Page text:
Posted by: David Vernon | April 23, 2010


See One Time

Did you know that this Sunday was Worldwide Pinhole Photography Day? Well I didn’t either but I read too darn many blogs so now I know all kinds of things I was once ignorant of.

For the uninitiated, pinhole photography is a fascinating and very old sub-genre of photography. Take something light tight, poke a little hole in it, expose some film or paper placed inside it, and then process that film or paper. No lens – nothing too complicated – and you get a very unique perspective on the world. Pinhole cameras – because they have no lens – have extreme depth-of-field. Essentially you can get everything in focus. That focus, however, may be a little soft without the lenses help but that adds to the unique look part.

The cost to do pinhole photography is very small. Cameras can be made out of everyday objects (I’ve used paint cans whose rounded interior surfaces add a kind of fisheye effect) and then you just need a little film (if you don’t have a darkroom) or plain old photographic paper (if you do have a darkroom). There are templates and kits all over the Internet so you can find a design for something that works and just use it. If you use film, you usually have to mock up some kind of film advance system so you don’t have to load single frames, but then you can take the entire exposed roll over to Peoria Camera and they’ll get it developed for you in as little as 48 hours.

Once you’ve got your hole punched into the camera “body”, then you just have to figure out how long to expose the image for. The tiny aperture on your camera is likely something much smaller then say f/22 so your exposure times could be much longer. On a bright day – where you might be shooting at 1/1000th of a second, it’s not unusual to turn around and expose for 2-20 seconds (there are formulas to calculate your exposure times). On a cloudy day or in low light situations, prepare for a stretch. Multiple minute exposures are not unusual – and you have to consider the old film trait of reciprocity failure – which can double, triple, or even quadruple your exposure times (for film this is a consideration for exposures longer then one minute – on photographic paper it starts to be a factor after 30 seconds).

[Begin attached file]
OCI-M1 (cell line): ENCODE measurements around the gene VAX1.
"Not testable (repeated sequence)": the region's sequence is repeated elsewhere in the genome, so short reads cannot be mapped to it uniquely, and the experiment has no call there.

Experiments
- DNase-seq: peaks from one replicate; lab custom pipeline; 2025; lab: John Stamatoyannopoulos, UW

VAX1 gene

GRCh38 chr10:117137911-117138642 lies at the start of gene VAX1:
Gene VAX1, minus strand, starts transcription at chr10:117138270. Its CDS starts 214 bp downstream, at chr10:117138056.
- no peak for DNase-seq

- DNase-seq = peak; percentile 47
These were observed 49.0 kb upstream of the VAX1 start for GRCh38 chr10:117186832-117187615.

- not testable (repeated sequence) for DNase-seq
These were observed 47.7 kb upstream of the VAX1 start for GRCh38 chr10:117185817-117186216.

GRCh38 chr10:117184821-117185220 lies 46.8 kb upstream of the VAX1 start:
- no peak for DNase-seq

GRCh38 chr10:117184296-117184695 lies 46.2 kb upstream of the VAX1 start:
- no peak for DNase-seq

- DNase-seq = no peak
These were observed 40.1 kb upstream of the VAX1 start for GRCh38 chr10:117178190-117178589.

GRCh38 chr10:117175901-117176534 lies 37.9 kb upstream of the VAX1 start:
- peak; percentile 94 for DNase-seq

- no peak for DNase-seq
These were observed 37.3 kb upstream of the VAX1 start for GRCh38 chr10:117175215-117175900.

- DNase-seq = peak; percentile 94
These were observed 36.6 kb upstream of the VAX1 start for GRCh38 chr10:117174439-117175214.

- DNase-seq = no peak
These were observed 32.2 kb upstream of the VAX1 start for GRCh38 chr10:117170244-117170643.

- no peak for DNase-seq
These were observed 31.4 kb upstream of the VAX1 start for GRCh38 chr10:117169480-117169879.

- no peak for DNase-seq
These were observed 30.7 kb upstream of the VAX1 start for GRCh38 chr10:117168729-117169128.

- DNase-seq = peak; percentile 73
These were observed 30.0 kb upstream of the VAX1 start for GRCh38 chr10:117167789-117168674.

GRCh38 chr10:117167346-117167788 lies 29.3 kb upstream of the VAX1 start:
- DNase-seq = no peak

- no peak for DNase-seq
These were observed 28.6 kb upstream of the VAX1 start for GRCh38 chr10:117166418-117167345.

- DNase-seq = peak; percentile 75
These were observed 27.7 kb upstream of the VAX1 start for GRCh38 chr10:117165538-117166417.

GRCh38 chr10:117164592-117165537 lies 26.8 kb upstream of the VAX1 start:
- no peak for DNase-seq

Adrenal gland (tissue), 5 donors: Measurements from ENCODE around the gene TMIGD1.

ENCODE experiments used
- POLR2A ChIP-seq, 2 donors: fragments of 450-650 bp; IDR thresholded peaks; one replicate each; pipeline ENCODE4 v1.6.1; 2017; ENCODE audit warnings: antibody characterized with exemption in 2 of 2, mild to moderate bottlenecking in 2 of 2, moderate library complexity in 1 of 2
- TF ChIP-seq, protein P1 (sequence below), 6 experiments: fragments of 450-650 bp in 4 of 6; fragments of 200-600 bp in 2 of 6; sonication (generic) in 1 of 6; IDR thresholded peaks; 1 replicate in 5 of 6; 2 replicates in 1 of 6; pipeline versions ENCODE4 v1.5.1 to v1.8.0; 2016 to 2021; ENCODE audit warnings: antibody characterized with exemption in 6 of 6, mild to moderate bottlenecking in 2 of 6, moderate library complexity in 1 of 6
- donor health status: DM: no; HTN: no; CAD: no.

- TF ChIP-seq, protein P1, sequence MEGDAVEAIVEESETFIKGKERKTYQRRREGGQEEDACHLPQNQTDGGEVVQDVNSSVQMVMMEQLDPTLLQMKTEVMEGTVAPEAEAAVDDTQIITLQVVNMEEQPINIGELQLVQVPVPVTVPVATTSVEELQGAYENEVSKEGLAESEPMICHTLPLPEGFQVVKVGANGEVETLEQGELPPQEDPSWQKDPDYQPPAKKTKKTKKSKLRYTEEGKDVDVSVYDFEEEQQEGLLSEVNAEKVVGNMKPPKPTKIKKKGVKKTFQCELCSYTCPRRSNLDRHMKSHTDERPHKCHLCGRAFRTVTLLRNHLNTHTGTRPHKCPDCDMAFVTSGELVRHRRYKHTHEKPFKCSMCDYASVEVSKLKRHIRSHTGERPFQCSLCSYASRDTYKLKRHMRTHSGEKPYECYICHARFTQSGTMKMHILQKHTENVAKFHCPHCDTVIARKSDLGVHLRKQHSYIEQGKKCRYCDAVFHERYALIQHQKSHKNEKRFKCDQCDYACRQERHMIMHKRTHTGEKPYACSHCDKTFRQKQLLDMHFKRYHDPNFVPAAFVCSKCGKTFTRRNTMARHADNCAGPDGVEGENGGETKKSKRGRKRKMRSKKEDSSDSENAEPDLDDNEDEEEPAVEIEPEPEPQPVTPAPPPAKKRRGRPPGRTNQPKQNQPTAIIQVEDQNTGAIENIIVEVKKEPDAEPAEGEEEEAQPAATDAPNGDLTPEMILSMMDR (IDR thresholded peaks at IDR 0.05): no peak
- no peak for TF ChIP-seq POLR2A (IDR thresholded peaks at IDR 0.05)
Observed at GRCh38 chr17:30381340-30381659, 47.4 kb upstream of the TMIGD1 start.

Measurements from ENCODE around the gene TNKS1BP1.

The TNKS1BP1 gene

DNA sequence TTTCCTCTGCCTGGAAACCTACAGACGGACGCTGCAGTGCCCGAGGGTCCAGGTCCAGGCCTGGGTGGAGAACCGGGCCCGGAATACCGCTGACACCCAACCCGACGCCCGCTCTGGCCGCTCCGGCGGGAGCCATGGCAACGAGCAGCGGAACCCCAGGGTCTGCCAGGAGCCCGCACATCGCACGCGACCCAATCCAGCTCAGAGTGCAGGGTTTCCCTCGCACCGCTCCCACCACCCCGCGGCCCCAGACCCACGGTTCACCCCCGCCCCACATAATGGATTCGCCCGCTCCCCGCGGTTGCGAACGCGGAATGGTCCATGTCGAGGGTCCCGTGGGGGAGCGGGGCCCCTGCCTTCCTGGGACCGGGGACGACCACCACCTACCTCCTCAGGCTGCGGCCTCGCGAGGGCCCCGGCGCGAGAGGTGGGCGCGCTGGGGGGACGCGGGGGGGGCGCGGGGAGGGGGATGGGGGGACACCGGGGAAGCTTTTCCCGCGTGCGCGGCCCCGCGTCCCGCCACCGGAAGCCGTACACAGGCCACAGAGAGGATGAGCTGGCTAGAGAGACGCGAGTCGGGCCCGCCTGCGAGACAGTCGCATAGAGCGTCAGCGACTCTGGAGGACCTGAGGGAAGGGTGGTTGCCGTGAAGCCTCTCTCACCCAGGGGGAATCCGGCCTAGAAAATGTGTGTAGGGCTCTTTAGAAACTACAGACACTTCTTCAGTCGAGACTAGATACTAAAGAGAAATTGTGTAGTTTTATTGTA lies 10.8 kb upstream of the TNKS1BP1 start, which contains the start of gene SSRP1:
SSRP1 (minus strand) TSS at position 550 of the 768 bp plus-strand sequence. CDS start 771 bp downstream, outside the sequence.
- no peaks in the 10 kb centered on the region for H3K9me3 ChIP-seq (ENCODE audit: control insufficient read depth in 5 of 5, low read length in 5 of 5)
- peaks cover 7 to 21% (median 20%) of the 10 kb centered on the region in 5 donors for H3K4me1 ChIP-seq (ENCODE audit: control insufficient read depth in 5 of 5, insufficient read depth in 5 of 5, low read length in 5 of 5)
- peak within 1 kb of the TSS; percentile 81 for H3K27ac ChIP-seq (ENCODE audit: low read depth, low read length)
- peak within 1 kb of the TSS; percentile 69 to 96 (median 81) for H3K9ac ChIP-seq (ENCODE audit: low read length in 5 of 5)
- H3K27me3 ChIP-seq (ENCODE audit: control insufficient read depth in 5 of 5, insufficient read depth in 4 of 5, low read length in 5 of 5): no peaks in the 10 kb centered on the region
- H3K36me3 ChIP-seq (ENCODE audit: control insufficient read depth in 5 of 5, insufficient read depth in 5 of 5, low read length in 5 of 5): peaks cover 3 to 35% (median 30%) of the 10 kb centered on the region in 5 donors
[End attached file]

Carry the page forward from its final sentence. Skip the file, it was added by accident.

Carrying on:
I found the reference to Worldwide Pinhole Photography day over on the flickr blog. Their entry has a link to a build-it yourself film-based pinhole camera template that you can download for free. I then found a shorter and a longer summary of everything pinhole. Both are full of good info – but start with the short one, eh?

And if you have a yen, you can experiment with digital pinhole photography. Just punch a small hole in the center of that unused body cap that came with your camera. Put a piece of electrical tape over it, open your shutter on its “bulb” setting, and then remove the tape. See what you get…

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